From a small team to a nationally and internationally recognized organization. This is the story of the Barbados Accreditation Council (BAC) over the last 17 years. Tracing the development of the BAC over the years is not difficult, with long-standing employees and Board members who were there from the beginning to chronicle its story.
On the occasion of our 17th anniversary, here is a fun Q&A with Board Member Mr. Herbert Gittens and the Manager of Technical Services, Mrs. Sharon Alleyne, to give two perspectives on being a part of the organization all of these years.
Do you remember what the BAC was like in the early days?
Herbert Gittens: Before the BAC, there was an Equivalency Committee in the Ministry of Education. This committee would review qualifications and terms of reference. This committee then started to hire staff to establish the BAC, after the Act in 2004.
Sharon Alleyne: The steady progress of the BAC began with a small team of less than ten staff members in 2006. These included the Executive Director, two Accreditation Officers, the Maid, Clerk/Typist, Driver/Messenger, Information Officer, and Administrative Officer 1.
How was the role of the BAC back then different from today?
Herbert Gittens: The main tasks were verifying qualifications and establishing links with other organizations globally, getting the BAC established by various entities and having the entities registered.
Sharon Alleyne: Primarily, our tasks were to develop the necessary policies, procedures and systems required to achieve the BAC’s mandate and establish relationships with local post-secondary/tertiary educational providers. We also had to ensure that our standards aligned with international best practices in external quality assurance. We achieved this through a process of benchmarking. Additionally, to build capacity within the BAC, the Accreditation Officers undertook study attachments with sister agencies in Jamaica and Trinidad and Tobago, and later in the United States of America and the United Kingdom. The purpose was to learn more about operating an effective external quality assurance agency and then apply the knowledge and competencies gained to the BAC’s operations.
Herbert Gittens: This progress could not be made possible without the assistance of other Caribbean external quality assurance bodies. The University Council of Jamaica (UCJ) aided in the structuring until standards and criteria were internationally benchmarked.
Sharon Alleyne: Due to the UCJ’s early founding in 1987, they were used as a model for us to become one of the best QA agency in region. As we became better at what we did, QA bodies in other islands have looked to us as the standard in the last 17 years.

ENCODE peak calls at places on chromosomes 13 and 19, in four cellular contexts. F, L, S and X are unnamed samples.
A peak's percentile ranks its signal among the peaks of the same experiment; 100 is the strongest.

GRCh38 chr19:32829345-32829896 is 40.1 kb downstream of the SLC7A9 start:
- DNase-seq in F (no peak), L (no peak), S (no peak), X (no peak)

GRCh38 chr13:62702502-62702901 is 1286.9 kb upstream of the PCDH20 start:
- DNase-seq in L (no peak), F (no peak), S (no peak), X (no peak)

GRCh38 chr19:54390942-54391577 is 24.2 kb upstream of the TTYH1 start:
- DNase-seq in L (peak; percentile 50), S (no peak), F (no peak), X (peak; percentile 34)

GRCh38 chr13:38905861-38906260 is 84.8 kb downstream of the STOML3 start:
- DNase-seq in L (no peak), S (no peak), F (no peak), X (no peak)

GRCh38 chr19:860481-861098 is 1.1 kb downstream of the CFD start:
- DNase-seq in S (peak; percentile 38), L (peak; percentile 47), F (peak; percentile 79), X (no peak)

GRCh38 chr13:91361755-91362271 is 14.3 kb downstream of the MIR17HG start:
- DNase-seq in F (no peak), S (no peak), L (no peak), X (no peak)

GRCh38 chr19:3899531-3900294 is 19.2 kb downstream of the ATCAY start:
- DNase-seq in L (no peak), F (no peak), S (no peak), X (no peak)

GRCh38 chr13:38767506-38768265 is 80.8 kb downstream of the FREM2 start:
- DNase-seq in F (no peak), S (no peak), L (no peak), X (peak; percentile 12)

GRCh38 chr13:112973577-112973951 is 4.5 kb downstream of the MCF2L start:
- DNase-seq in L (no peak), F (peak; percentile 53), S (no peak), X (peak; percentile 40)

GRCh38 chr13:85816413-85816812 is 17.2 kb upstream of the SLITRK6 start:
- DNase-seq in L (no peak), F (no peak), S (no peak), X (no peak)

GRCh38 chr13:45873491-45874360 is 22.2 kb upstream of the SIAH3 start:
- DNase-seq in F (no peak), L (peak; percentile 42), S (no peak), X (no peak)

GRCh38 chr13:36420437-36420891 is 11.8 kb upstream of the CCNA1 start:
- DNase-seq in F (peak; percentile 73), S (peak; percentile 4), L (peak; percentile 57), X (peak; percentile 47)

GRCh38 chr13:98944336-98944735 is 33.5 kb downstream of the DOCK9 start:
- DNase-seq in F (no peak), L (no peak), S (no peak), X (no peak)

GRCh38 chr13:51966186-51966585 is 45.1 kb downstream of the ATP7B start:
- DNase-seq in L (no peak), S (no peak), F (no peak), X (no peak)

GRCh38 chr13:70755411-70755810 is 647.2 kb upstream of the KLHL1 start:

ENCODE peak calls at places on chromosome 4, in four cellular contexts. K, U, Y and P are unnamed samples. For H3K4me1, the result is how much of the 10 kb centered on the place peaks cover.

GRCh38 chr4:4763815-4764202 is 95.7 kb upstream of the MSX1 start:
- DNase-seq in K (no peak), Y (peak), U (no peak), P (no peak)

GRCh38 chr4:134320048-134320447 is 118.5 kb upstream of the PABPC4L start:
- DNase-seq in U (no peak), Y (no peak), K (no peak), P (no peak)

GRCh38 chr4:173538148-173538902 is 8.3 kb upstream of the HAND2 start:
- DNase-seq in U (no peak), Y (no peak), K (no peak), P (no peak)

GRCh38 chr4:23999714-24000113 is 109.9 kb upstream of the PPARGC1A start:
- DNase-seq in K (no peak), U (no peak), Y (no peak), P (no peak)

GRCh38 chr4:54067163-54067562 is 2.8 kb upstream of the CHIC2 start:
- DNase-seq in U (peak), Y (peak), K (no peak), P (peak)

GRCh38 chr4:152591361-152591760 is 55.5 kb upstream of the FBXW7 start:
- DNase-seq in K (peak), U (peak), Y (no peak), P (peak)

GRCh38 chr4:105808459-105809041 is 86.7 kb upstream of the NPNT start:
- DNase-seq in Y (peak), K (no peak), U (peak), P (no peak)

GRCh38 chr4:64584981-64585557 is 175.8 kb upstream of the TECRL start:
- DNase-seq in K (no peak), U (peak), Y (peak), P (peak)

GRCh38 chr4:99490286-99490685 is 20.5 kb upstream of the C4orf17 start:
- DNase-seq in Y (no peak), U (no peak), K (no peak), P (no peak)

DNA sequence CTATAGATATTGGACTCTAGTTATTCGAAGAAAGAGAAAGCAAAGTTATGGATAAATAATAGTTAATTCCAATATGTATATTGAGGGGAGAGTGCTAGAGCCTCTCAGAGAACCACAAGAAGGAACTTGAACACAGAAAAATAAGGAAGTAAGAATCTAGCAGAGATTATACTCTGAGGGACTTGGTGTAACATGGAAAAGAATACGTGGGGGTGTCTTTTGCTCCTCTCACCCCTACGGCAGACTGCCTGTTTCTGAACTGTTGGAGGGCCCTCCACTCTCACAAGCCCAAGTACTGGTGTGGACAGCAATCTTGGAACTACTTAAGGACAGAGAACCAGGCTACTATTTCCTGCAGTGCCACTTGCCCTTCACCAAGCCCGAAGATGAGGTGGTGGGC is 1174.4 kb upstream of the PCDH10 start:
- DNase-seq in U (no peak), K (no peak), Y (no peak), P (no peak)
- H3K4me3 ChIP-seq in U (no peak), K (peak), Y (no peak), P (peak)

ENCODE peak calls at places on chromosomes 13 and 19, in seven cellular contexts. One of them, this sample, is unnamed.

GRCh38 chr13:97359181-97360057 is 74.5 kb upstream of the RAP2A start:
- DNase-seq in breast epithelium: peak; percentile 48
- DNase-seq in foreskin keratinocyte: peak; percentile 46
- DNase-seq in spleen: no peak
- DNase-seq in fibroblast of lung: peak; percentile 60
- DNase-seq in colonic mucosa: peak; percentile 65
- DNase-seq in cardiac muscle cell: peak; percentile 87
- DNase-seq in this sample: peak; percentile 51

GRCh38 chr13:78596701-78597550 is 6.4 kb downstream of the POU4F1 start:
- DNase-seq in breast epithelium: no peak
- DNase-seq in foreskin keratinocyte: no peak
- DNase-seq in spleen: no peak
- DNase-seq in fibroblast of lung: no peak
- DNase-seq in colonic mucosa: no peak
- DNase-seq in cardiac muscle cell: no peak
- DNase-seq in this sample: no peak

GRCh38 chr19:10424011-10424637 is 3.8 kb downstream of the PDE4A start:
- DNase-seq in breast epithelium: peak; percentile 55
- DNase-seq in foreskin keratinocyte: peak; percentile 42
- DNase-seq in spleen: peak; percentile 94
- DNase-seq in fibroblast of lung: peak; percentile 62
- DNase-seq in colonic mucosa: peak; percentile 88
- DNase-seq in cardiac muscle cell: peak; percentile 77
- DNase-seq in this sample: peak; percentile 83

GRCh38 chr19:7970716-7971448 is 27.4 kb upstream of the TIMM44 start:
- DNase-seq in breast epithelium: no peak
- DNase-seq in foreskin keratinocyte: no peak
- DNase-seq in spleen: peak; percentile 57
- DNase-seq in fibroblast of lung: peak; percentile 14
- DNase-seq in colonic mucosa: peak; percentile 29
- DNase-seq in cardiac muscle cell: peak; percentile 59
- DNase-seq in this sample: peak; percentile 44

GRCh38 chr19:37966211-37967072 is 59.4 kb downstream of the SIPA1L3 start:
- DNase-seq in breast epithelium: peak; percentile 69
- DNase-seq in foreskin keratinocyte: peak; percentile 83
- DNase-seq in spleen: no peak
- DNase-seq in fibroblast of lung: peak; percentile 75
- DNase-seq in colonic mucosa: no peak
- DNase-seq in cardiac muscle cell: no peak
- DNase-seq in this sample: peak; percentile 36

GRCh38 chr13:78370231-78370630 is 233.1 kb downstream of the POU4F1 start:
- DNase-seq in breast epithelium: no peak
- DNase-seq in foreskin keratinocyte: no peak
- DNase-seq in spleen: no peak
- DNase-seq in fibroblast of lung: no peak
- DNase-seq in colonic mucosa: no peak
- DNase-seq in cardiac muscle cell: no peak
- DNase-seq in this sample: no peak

What has been the Council’s greatest achievement?
Herbert Gittens: Achievements to name would be the accreditation of The University of the West Indies, Cave Hill Campus, The University of the West Indies, Open Campus, and recognition of awarding bodies such as CMA and ACCA.
Sharon Alleyne: The BAC’s greatest achievement for me would include the continuous growth of the organisation, to the point where other agencies across the Caribbean see us as contributors in setting the regional standards in quality assurance. Additionally, the improvements we have seen in the local post-secondary/tertiary educational landscape through the work we have done to date with our educational providers.
Where do you see the Council in the future?
Herbert Gittens: I want to see the organization establish itself as BAQA because quality assurance is very important. Where the country is now and with CSME, along with the kind of movement we have been seeing across the global market, it is important that we have this type of institution. Also, with this movement, it is now more important than ever to point out fraudulent qualifications and make sure persons bring true and good qualifications.
Sharon Alleyne: I see us reaching a point where we will have all the systems that we need in place to become a top tier agency globally regarding all things quality assurance and quality enhancement. When people think of quality assurance for tertiary education and training, I want the first thought that comes to their minds to be of the BAC.
Thank you to Mrs. Alleyne, Mr. Gittens and all of the other long-standing members of the BAC, who continuously take the Council to new heights!
Barbados Accreditation Council